Since Devils Backbone in mid-July, I've been in a huge running rut. I had the best early season racing of my life but by mid-summer I was burnt out mentally and majorly work-stressed. Had a 3 week stretch with 20 miles...total. I decided to treat it as a taper and run Katchina Mosa 100k to try and get my butt in gear. Although I finished, running most of the race with good friend Roger Smith, I didn't want to be there. It was really odd. In years past I've felt physically burnt out but this was totally mental.
I ended up having a couple really nice weeks of training in late August. Several runs up Timp that were frankly special. I hoped that with my early season success I could maybe squeak a fast one at Wasatch. Looking back on it, it was wishful thinking at best but mostly stupid. I wasn't mentally there and should have throttled back for a finish rather than shooting for a time.
However, I felt great the first 45+ miles at Wasatch. I started conservatively with an updated watering plan due to the heat that had me feeling great all the way through Big Mountain. Ran a long section with Craig Loyd and generally had a grand time! I should have seen the warning signs earlier while seeing great runners like Christian Johnson, Seth Hales, Jay Aldous, and Greg Norrander call it a day. I was in and out of Big Mountain in a matter of minutes and excited by how good I was feeling. I pushed through the heat passing 6-7 more runners and still feeling good. However I only took 40 oz of water through this section and it frankly wasn't enough as I ran out of water a couple miles before Alexander. I started to feel a little queezy heading into Alexander Ridge but nothing unusual. I was still right on pace for sub-24 hours when 5 minutes out of the aid station I hit the wall...bad. It was really odd but I just couldn't move. Golden Harper who was pacing me did what he could but I can't even explain it...I lost all energy. It seemed to come out of no-where! It was frustrating.
By the time I got to Lambs I was a mess. I was down 8 lbs at weigh in, then I emotionally broke down. It was pretty bad, I can't even explain it but after 90 minutes of sobbing, getting ice on me, cot laying, and eating, I decided to call it quits. I went to the car and my wife asked me again if I was absolutely sure I didn't want to give it another shot. My wife is an amazing women! Maybe a little crazy for loving me and then sending me back out there...but I really did want a finish...and so after 2 hours at Lambs I continued on.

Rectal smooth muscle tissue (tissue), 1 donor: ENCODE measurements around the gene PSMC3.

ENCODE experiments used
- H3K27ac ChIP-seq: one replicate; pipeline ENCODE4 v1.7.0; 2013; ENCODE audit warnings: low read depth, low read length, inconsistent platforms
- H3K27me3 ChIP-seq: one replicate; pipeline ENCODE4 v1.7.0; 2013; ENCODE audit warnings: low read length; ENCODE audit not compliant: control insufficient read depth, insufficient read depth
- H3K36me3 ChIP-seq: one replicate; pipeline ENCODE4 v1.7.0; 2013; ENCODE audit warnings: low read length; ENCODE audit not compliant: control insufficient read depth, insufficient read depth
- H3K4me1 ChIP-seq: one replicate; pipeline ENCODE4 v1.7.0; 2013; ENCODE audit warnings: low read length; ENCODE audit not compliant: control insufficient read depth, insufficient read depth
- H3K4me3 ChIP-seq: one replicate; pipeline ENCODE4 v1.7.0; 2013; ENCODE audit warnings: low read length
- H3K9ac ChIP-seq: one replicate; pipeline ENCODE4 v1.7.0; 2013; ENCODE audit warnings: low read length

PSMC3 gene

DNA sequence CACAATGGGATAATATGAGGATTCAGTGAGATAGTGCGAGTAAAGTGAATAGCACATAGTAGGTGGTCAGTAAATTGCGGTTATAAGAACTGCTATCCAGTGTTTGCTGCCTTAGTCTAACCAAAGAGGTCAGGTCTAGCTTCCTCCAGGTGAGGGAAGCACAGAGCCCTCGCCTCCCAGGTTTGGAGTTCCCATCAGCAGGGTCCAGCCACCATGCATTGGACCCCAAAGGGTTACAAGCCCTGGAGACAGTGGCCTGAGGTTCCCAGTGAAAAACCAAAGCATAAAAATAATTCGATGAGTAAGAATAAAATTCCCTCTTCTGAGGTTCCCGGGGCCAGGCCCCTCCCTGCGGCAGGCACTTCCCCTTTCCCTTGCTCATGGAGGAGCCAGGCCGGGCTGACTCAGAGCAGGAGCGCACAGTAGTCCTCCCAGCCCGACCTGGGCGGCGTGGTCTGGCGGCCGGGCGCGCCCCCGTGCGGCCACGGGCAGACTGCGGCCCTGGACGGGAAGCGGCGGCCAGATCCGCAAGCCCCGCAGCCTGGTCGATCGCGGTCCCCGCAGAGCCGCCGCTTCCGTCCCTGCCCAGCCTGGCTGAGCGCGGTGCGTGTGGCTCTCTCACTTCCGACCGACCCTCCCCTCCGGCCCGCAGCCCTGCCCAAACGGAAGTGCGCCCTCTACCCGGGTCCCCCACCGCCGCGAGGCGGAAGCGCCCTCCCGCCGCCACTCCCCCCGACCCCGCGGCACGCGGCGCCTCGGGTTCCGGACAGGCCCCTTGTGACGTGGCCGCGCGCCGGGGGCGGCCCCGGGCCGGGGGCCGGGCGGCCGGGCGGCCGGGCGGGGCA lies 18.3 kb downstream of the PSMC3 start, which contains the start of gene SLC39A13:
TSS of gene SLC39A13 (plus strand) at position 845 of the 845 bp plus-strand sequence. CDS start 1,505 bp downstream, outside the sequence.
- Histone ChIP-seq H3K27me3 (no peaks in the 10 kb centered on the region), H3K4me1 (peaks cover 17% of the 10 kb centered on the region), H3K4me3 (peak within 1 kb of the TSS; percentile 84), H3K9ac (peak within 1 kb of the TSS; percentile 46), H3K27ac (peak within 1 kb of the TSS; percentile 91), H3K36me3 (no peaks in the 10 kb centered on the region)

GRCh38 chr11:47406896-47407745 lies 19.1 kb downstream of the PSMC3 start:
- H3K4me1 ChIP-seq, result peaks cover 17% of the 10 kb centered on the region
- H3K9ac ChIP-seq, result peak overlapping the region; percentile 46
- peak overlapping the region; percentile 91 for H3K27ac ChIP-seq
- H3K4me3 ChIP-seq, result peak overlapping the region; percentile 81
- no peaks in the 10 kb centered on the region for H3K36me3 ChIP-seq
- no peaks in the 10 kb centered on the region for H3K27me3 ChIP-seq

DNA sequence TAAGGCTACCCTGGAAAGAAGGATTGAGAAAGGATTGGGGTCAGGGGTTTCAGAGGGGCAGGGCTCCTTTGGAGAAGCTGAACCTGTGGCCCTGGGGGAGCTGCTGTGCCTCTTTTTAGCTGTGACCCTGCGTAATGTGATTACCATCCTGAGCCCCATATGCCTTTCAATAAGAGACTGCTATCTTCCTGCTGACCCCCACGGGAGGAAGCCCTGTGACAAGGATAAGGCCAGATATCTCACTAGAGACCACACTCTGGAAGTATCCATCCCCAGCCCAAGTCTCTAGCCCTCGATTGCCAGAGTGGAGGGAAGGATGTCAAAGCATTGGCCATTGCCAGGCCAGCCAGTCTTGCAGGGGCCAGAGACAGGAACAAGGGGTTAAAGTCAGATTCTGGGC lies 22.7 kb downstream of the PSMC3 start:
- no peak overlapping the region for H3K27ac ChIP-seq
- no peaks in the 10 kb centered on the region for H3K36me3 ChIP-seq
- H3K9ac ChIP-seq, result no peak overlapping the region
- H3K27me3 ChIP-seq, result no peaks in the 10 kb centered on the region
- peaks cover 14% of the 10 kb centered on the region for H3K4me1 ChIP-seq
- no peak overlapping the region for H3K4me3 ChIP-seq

I felt ok going up the road but I was having all sorts of mechanical issues. My water bottle broke...but I ended up seeing BJ Burlinson on the trail and he swapped me (big thanks BJ!). I didn't take a headlamp and decending Bear Ass Pass was problematic. Luckily my pacer Heath Thurston had a small handheld flashlight but heading up the road I ran out of energy again. Putting one foot in front of the other was so difficult and I was miserable. I sat at Millcreek for an hour contemplating whether to quit or not. After an hour I decided I was done. I hadn't pee'd since before Swallow Rocks, I was moving incredibly slowly, felt horrible, and mentally didn't want to be there.
However, friend Roger Smith came along. He took a while but somehow convinced me to keep going...again! I left with a mental determination to get to the finish. It didn't take long to doubt this decision as the climb out of Millcreek was incredibly slow and painful. I had to stop several times to sit down along the trail. Finally at Blunders Fork I decided for the 3rd and final time, that I was done. It was a sad realization and a horrible parting from Roger but I mentally couldn't push through. Whether physically I could push through or not we will never know but I was done. Heath was incredibly supportive and we slowly made our way down Blunders Fork where we called my wife who was waiting at Brighton. The records say I DNF'd at Brighton but I didn't even make it that far.
Nearly a month later I don't regret my decision. My previous DNF at Bear 100 in 2008 was a huge regret but somehow this one, given life's circumstances, seems justified. Given my emotional, physical, and mental health, it was the right decision for me. I love Wasatch 100 and for the first time in 7 years I didn't run Brighton to the Finish (2 finishes and 4 pacings). I intend to be back next year though as this race is truly special.